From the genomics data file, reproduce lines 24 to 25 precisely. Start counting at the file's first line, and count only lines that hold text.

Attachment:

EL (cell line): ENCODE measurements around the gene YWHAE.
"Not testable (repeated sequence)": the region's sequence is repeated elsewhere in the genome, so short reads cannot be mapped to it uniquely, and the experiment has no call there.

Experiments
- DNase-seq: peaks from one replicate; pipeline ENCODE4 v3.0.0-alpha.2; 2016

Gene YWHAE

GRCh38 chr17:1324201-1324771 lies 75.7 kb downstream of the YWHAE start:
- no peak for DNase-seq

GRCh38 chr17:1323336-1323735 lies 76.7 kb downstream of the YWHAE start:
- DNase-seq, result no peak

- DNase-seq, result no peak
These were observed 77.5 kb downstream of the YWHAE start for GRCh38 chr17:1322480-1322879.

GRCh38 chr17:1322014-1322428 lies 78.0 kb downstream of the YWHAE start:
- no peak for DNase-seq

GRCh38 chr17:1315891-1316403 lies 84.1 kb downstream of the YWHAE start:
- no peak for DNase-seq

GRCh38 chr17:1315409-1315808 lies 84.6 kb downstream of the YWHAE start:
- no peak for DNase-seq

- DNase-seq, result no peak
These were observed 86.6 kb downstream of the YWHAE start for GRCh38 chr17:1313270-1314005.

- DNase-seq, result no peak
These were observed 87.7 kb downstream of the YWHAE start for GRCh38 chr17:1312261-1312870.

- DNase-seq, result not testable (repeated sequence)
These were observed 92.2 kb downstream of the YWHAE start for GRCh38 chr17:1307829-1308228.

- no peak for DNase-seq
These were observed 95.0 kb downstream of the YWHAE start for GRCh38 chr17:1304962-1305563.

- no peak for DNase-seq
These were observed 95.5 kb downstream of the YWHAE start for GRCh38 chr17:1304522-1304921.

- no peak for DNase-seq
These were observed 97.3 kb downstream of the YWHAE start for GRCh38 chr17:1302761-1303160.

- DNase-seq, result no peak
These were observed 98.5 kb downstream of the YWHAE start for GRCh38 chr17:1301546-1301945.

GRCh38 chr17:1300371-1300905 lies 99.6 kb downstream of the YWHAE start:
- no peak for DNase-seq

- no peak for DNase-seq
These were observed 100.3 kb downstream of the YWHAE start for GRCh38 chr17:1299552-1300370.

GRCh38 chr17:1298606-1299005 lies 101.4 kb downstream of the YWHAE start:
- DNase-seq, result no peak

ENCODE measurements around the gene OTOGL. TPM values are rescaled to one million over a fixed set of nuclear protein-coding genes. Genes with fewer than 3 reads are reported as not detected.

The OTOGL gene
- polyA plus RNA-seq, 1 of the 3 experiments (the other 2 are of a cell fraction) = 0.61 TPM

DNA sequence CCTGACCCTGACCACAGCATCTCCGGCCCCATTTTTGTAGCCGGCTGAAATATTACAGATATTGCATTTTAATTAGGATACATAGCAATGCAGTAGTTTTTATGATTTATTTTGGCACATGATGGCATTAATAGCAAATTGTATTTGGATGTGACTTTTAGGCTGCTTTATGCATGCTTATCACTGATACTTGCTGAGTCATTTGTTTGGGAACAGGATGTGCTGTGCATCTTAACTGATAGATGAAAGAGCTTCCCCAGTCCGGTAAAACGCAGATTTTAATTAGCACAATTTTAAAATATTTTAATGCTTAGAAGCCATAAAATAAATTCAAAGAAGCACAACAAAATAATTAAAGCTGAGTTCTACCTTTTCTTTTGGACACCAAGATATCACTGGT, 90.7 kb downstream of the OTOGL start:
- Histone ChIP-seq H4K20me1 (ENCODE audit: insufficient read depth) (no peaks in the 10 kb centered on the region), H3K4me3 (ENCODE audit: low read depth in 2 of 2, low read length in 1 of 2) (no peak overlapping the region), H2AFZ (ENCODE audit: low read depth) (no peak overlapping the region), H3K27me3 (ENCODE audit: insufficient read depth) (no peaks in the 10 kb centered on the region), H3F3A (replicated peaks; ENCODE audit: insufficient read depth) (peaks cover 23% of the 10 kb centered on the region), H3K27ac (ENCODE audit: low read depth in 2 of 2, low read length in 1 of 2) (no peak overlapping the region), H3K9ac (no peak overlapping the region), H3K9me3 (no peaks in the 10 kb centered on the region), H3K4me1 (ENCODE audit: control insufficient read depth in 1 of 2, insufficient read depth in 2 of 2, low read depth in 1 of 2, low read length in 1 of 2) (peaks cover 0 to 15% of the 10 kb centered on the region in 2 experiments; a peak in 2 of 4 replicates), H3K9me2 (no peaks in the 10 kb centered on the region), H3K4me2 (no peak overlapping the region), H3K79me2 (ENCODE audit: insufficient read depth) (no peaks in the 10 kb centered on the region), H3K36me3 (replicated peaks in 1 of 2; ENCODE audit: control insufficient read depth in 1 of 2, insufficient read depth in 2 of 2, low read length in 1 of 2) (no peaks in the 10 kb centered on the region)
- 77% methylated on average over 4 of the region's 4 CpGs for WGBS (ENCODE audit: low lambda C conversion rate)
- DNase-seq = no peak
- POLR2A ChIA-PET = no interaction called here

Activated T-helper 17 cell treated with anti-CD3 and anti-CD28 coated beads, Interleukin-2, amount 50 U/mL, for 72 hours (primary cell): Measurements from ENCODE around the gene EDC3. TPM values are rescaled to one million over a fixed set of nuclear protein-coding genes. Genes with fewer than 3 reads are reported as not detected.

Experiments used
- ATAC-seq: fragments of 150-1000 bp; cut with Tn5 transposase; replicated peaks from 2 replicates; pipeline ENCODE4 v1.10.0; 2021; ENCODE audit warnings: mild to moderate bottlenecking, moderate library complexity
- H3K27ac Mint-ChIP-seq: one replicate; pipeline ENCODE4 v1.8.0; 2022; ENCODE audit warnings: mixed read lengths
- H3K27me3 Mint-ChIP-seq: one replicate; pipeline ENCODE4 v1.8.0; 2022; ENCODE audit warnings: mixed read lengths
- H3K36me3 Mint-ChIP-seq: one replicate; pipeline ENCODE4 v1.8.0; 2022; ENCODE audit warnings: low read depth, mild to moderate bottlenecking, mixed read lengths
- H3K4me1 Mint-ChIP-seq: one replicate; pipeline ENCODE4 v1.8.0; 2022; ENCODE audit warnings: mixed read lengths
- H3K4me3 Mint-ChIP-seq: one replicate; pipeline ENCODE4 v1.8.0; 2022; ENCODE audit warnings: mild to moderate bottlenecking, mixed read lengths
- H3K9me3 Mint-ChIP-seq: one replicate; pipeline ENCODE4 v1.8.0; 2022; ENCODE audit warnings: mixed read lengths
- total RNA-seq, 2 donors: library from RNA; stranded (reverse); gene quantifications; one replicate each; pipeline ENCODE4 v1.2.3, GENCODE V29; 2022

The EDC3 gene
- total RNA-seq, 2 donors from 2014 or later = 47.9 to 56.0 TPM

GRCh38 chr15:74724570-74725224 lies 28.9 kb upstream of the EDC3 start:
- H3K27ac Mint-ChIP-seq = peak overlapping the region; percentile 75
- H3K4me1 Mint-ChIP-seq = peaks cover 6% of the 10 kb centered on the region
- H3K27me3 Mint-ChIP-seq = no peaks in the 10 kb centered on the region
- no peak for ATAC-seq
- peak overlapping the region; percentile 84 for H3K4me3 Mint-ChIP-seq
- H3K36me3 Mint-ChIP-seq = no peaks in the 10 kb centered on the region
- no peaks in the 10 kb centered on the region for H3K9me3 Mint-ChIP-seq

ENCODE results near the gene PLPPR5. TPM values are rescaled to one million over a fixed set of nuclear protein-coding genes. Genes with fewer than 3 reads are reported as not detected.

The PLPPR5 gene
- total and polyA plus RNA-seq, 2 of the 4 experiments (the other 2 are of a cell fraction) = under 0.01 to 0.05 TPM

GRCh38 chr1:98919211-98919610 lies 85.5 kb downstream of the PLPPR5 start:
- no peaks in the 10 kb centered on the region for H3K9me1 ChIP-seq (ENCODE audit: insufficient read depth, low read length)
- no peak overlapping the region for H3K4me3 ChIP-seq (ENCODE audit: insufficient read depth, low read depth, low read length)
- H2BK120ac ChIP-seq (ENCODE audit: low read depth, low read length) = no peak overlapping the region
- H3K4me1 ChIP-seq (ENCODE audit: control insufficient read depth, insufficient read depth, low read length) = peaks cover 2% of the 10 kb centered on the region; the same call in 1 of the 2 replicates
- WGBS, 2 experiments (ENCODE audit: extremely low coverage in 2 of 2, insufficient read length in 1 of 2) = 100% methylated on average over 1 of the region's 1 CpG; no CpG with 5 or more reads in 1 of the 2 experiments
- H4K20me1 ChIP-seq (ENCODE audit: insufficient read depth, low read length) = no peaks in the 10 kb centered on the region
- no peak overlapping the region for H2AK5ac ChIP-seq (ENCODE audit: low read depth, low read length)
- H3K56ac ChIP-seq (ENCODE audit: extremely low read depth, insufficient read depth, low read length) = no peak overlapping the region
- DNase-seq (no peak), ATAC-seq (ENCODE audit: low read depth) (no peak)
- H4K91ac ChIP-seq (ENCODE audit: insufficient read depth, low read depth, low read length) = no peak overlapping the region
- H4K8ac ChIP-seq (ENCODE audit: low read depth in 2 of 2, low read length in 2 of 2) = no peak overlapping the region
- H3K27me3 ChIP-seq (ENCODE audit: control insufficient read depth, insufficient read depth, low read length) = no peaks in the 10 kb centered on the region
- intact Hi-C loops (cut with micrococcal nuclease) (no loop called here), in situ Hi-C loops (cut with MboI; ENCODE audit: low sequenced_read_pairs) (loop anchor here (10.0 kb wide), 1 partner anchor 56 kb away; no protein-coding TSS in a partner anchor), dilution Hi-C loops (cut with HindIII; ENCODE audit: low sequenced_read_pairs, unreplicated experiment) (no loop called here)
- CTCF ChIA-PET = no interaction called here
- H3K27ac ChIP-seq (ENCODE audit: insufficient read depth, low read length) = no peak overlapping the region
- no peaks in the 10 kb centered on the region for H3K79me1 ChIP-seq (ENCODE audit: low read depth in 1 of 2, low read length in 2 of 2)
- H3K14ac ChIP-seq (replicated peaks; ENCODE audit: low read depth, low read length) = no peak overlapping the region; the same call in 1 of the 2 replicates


- no peak for DNase-seq
These were observed 95.0 kb downstream of the YWHAE start for GRCh38 chr17:1304962-1305563.